We know that these bizarre creatures bore into the bones of dead whales that have fallen to the seafloor. Finding a whale skeleton naturally in the waters in the Caribbean could take weeks or months and although a stay that long sounds like an attractive prospect it wouldn't be the most economical. Instead, the team thought to sink pieces of whale bone and wood to attract the worms.

 

So, in October 2011, Adrian Glover and Nick Higgs went to the Bahamas to do just that. Here is a picture of the experiments...

 

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Weighted baskets with bones and wood attached - the floats will (hopefully!) help to locate them
(Click images to see them full size)

 

The baskets were dropped to the sea floor at different depths; one each at 19m, 30m and 55m.

 

Here is the experiment that was lowered at 19m in October - will we be able to find it on our return?

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The basket on the sea floor, at a depth of 19m below the surface

 

Now, 6 months later, we're going to retrieve them and hopefully in that time an Osedax species will have colonised them and we'll find the first record of the worms in the Caribbean. We’ll keep you posted!

 

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Will we find Osedax in tropical waters?

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On Friday and Saturday, I introduced everyone else who is going to the Bahamas, and now there’s only me left:

 

Being a Nature Live host, I have always worked closely with Museum scientists but I’ve never had the opportunity to accompany them on a field trip. I feel extremely lucky to be going to the Bahamas and it will definitely make a change from being in the Attenborough Studio at the Museum (see me hosting a recent session about the Bahamas with Adrian Glover here).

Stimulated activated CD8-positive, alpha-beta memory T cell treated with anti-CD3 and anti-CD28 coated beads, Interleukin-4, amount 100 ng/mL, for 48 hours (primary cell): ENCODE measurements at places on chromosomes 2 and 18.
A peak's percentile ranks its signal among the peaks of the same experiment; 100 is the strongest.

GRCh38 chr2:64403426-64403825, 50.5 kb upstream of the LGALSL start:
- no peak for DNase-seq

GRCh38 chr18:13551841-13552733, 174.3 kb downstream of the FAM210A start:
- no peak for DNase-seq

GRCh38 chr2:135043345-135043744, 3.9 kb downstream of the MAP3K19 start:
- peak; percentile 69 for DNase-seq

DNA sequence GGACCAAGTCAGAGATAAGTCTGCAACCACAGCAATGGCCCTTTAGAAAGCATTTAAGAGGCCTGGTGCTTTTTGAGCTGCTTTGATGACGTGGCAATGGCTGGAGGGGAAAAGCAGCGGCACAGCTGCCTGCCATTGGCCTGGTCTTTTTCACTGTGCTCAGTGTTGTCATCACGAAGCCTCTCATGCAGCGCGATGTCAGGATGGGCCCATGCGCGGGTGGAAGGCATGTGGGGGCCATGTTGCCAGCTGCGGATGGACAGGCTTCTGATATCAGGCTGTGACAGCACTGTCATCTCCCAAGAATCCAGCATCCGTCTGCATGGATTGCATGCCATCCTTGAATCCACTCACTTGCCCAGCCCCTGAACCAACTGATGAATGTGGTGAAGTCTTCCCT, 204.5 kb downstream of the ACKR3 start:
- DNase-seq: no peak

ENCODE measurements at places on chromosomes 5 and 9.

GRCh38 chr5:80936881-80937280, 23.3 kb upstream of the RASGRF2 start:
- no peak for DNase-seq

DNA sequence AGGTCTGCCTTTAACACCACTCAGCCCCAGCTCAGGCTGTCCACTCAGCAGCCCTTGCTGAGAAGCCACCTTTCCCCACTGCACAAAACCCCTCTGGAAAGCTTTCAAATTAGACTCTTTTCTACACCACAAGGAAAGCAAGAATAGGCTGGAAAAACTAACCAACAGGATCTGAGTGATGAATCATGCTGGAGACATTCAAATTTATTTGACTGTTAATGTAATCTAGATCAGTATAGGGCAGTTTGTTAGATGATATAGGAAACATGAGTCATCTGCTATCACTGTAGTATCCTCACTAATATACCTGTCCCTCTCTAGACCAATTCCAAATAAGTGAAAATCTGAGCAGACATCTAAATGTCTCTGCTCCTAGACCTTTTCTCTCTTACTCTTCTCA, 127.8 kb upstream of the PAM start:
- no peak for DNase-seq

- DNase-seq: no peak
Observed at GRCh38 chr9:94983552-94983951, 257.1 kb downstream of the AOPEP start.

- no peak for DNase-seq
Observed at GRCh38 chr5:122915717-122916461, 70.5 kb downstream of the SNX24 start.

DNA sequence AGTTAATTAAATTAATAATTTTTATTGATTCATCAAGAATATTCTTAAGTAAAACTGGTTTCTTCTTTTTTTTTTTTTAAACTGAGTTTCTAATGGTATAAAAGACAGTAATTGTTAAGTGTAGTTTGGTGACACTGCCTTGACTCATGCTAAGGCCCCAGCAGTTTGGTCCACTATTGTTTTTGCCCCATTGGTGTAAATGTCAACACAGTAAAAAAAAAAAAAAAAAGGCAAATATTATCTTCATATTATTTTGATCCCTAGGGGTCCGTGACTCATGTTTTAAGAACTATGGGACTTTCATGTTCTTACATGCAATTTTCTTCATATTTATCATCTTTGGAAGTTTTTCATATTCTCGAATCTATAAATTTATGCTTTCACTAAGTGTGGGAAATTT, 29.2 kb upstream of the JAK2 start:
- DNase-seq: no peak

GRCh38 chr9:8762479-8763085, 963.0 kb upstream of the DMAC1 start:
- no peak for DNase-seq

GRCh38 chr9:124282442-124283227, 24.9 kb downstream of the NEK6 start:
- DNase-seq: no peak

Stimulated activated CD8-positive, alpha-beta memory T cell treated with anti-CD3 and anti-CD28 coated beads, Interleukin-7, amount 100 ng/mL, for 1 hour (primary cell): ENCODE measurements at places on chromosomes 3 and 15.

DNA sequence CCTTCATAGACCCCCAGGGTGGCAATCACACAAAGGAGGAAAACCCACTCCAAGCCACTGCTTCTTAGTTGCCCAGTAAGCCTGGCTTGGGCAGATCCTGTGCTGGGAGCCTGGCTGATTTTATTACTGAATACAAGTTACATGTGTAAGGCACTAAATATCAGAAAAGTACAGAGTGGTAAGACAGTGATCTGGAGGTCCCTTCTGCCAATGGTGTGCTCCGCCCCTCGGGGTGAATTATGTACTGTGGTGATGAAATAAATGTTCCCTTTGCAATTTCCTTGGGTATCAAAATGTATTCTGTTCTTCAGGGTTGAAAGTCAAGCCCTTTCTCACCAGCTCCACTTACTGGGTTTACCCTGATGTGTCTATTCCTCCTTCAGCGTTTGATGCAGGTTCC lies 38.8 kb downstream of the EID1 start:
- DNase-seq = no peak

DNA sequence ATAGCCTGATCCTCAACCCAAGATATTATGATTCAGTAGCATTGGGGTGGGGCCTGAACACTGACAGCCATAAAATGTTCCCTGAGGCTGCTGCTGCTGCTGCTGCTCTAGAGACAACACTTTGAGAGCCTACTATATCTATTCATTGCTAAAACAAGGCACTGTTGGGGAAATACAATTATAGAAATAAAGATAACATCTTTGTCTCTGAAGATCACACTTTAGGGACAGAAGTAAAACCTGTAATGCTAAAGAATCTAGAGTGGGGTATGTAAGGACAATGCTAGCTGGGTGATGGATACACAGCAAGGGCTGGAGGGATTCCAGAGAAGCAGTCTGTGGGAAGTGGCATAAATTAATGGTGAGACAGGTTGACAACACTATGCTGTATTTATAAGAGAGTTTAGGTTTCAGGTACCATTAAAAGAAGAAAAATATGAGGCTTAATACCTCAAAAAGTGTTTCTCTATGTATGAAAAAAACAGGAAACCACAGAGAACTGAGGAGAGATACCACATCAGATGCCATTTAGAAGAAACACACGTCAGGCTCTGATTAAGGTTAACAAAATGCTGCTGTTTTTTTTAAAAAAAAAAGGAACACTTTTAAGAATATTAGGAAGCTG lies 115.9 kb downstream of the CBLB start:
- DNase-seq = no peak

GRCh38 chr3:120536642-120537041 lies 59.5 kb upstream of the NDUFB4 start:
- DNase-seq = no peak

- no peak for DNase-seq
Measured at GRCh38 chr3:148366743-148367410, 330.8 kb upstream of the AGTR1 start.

The really exciting thing for me about this field work trip is being able to engage our visitors with Museum science as it happens, live, on the other side of the Atlantic. Hopefully it will help people see we are much more than the ‘Dinosaur museum’!

 

Highlight?

A highlight for me would be to see sharks, even if it is through our eyes in the ocean - the remotely operated vehicle, REX. I also hope we find a new species of Osedax so that I can have first dibs on naming it! (I realise I won’t get the honour but a girl can dream!)

 

Anything worrying me?

I am a little worried about the possibility of getting sea sick. I don’t do well on boats – a fact I have kept to myself until now!

 

I hope you’ll follow our trip and check in for the latest on our journey...

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Now that Tom has returned safely from his botanical trip to Costa Rica, I'll be heading off to the Bahamas with scientists from the Museum and the University of Southampton. Our destination is the remote island of Eleuthera in the Bahamas and most of our time will be spent on a boat.

 

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(Click images to see them full size)

 

We’ll be using a Remotely-Operated Vehicle (ROV), called REX, to survey the fauna that live in this little explored part of the Caribbean. The really exciting bit is that in some cases this will be the first time that scientists have dropped a camera into these waters.

 

Aside from the observatory work, the team are also looking for a particular worm that likes to live on whale bones. Osedax worms have been found in every ocean in which scientists have looked for them, including the Antarctic, but will they also be found in the tropical waters of the Caribbean?

 

As part of the Museum’s Nature Live programme, I’m lucky enough be joining the trip and I’ll be sending back daily reports in the form of blog posts, pictures and videos. Get in touch with the field trip by using the comments section at the end of each blog.

 

For a chance to experience the trip come to the Museum's Attenborough Studio at 14:30 on 8, 9 and 10 March to see us in a live-video-link to the Bahamas.

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Ivvet Modinou